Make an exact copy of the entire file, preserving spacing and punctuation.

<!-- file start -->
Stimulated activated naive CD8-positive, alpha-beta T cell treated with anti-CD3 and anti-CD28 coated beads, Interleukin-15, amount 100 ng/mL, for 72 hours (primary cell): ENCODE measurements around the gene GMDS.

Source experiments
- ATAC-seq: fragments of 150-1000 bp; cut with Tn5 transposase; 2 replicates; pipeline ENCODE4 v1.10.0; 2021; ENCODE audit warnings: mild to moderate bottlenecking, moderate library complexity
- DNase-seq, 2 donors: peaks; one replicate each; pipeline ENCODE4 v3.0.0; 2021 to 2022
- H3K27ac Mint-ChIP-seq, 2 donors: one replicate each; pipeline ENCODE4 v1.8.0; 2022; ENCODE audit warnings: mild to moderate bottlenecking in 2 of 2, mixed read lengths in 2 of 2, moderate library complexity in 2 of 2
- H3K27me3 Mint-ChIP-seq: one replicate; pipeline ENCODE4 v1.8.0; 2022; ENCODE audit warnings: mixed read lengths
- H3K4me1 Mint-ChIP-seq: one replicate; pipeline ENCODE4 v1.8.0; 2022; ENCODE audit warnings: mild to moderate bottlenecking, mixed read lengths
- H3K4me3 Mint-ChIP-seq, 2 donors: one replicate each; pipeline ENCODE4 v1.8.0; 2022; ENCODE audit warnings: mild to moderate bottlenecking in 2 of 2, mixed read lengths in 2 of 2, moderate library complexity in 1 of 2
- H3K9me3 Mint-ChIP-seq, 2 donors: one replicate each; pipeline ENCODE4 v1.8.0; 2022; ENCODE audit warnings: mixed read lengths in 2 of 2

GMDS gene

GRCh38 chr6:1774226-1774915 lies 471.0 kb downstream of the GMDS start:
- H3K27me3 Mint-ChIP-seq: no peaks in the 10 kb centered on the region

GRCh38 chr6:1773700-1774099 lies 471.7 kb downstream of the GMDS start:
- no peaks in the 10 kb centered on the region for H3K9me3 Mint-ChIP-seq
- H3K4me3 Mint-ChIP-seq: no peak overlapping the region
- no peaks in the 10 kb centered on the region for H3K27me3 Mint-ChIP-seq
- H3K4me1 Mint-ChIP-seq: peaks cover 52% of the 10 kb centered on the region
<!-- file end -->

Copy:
Stimulated activated naive CD8-positive, alpha-beta T cell treated with anti-CD3 and anti-CD28 coated beads, Interleukin-15, amount 100 ng/mL, for 72 hours (primary cell): ENCODE measurements around the gene GMDS.

Source experiments
- ATAC-seq: fragments of 150-1000 bp; cut with Tn5 transposase; 2 replicates; pipeline ENCODE4 v1.10.0; 2021; ENCODE audit warnings: mild to moderate bottlenecking, moderate library complexity
- DNase-seq, 2 donors: peaks; one replicate each; pipeline ENCODE4 v3.0.0; 2021 to 2022
- H3K27ac Mint-ChIP-seq, 2 donors: one replicate each; pipeline ENCODE4 v1.8.0; 2022; ENCODE audit warnings: mild to moderate bottlenecking in 2 of 2, mixed read lengths in 2 of 2, moderate library complexity in 2 of 2
- H3K27me3 Mint-ChIP-seq: one replicate; pipeline ENCODE4 v1.8.0; 2022; ENCODE audit warnings: mixed read lengths
- H3K4me1 Mint-ChIP-seq: one replicate; pipeline ENCODE4 v1.8.0; 2022; ENCODE audit warnings: mild to moderate bottlenecking, mixed read lengths
- H3K4me3 Mint-ChIP-seq, 2 donors: one replicate each; pipeline ENCODE4 v1.8.0; 2022; ENCODE audit warnings: mild to moderate bottlenecking in 2 of 2, mixed read lengths in 2 of 2, moderate library complexity in 1 of 2
- H3K9me3 Mint-ChIP-seq, 2 donors: one replicate each; pipeline ENCODE4 v1.8.0; 2022; ENCODE audit warnings: mixed read lengths in 2 of 2

GMDS gene

GRCh38 chr6:1774226-1774915 lies 471.0 kb downstream of the GMDS start:
- H3K27me3 Mint-ChIP-seq: no peaks in the 10 kb centered on the region

GRCh38 chr6:1773700-1774099 lies 471.7 kb downstream of the GMDS start:
- no peaks in the 10 kb centered on the region for H3K9me3 Mint-ChIP-seq
- H3K4me3 Mint-ChIP-seq: no peak overlapping the region
- no peaks in the 10 kb centered on the region for H3K27me3 Mint-ChIP-seq
- H3K4me1 Mint-ChIP-seq: peaks cover 52% of the 10 kb centered on the region